Self-appointed “virus vigilantes” have emerged in Japan to bully violators of the country’s strict social distancing policies.
Nikkei Asian Reviews reports that numerous self-appointed enforcers have emerged following the outbreak of the coronavirus pandemic, whose behavior is observed as a symptom of the country’s emphasis on social conformity.
The paper reports that the vigilantes known as jishuku keisatsu, or “self-restraint police” in Japanese, highlights the country’s “social propensity for conformism that is adding to an existing atmosphere of psychological suffocation expressed as being literally ‘hard to breathe’ [in Japanese].”
While Japan has some of the lowest coronavirus infection rates worldwide, the attitude of these self-appointed social police contributes to “an increasing feeling of collective surveillance” in Japan that has led to a rise in stress and anxiety for many, and may possibly be contributing to the country’s spiking suicide rates.
“[T]he total number of suicides for October was 2,153, an increase of more than 300 from the previous month and the highest monthly tally since May 2015,” Nikkei reported. “Of October’s cases, 851 were women, a rise of 82.6 percent over the same month in 2019. The number of suicides by men rose 21.3 percent.”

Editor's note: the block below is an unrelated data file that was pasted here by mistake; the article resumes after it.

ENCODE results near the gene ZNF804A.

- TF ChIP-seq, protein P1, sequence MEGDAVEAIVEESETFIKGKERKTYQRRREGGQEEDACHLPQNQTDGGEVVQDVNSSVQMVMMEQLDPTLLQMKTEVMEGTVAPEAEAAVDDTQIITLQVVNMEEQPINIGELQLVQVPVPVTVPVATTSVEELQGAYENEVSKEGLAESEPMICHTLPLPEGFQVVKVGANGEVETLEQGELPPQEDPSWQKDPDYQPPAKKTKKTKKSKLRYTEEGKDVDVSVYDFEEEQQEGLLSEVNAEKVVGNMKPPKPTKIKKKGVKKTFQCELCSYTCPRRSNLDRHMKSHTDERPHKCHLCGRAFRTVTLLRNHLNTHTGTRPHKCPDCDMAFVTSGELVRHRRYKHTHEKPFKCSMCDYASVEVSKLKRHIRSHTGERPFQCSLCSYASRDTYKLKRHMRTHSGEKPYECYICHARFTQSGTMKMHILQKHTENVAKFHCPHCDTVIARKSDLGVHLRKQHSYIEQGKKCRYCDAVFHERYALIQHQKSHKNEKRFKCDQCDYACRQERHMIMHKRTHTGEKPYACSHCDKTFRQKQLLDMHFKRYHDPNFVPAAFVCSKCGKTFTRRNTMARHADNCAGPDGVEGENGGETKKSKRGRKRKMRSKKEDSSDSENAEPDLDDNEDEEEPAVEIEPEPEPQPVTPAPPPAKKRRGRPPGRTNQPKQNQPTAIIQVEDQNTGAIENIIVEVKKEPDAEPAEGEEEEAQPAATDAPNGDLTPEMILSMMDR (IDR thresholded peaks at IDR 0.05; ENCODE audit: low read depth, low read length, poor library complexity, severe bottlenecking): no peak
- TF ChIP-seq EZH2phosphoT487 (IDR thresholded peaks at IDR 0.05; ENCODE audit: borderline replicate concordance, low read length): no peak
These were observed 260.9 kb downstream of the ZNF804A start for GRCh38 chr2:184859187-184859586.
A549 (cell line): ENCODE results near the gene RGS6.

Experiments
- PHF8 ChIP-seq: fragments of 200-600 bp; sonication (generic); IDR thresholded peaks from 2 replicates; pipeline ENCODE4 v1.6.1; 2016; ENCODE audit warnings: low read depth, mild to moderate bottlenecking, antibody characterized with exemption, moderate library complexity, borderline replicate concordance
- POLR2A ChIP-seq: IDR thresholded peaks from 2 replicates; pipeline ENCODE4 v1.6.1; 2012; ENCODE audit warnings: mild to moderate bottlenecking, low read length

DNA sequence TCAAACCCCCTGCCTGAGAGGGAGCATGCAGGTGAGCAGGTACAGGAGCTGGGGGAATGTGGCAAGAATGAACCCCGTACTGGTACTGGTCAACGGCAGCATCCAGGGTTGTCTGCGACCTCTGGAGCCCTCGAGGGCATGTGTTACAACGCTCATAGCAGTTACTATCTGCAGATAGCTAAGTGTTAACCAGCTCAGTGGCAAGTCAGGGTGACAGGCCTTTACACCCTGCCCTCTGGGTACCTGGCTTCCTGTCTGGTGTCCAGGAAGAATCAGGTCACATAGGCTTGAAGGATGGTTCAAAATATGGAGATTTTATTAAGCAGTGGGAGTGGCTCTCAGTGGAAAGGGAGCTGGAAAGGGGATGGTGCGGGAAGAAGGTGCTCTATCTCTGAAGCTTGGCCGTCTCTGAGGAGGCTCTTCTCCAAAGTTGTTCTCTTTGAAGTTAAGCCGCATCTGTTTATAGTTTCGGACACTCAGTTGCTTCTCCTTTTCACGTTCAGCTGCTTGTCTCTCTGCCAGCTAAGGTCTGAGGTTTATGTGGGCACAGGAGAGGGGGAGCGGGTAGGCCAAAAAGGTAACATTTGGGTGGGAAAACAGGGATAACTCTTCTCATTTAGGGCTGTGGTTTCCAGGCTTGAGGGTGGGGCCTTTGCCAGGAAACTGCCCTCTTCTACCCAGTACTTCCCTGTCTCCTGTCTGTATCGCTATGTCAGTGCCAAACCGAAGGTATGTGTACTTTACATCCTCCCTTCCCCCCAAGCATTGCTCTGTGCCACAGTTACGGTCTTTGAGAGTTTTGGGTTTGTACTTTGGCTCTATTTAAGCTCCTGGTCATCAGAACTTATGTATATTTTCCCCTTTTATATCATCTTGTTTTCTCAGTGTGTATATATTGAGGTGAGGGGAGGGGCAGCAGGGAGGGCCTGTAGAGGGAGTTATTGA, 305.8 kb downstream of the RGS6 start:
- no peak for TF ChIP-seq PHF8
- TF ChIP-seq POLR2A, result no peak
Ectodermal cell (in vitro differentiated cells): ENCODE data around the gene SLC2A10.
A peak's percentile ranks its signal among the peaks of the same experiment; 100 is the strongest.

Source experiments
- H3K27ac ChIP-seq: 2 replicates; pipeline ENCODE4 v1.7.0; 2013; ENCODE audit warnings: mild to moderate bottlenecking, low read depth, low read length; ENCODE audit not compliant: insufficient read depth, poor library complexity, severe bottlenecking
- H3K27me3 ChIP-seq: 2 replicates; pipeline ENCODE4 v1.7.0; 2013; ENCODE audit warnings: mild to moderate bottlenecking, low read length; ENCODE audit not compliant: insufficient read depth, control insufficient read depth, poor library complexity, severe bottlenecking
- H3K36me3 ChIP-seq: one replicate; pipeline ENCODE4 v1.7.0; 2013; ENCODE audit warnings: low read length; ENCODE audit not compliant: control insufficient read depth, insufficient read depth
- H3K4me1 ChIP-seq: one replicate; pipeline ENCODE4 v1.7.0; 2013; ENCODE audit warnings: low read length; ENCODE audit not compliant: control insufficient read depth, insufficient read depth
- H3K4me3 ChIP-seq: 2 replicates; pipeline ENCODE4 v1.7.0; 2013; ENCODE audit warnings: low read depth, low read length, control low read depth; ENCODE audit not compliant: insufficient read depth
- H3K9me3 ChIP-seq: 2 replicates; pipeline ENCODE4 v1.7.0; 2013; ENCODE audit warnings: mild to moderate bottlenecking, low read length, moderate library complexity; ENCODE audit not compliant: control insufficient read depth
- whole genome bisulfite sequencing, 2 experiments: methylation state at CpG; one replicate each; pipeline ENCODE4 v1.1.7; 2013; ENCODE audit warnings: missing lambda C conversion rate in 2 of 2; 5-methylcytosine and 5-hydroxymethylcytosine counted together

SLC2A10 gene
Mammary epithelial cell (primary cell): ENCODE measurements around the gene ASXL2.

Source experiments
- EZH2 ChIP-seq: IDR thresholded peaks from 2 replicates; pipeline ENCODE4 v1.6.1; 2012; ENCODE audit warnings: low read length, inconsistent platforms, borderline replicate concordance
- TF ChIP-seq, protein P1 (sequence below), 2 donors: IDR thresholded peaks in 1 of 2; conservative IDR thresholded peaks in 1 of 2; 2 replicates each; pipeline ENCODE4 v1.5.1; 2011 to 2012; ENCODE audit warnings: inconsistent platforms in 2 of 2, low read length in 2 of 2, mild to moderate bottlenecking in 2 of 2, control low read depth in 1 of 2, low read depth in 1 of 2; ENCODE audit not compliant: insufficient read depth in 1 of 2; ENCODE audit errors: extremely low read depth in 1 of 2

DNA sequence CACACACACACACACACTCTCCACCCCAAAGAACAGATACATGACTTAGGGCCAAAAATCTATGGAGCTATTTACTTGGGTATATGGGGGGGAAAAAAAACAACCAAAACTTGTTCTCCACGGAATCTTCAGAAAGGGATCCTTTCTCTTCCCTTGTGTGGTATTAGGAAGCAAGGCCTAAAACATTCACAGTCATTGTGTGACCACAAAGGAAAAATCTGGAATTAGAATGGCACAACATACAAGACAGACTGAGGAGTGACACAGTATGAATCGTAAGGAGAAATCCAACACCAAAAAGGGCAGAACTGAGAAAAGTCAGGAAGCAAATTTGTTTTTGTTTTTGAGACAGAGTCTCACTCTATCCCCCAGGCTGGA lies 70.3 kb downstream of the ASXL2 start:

The rise is the fourth consecutive month that Japan recorded an increase in suicides, which remains among one of the highest in the world.
Nikkei reported on Tuesday that Hiroaki Murata, the owner of Tokyo bar, said he received written warnings from a virus vigilante in April at the height of the outbreak that left him and his wife afraid for their safety.
“For safety, refrain from opening live music clubs until the state of emergency ends,” read a typed note on his store sign. “If I find you opening again, I’ll call the police.” The letter was signed “a neighbor.”
Murata told the paper that on the day he received the warning, he and his wife livestreamed a performance conducted “in accordance with Tokyo Metropolitan Government guidelines.” The only people present during the performance were him, his wife, and the singer.
In addition to his experience, Murata told Nikkei that he “heard from musician friends about strangers attacking them on the street for carrying guitars.”
“During the war, people were harshly accused of just wearing nice clothes or singing songs,” he said, referencing the Second World War. “What happened to me was just like that. Japanese people haven’t changed much.”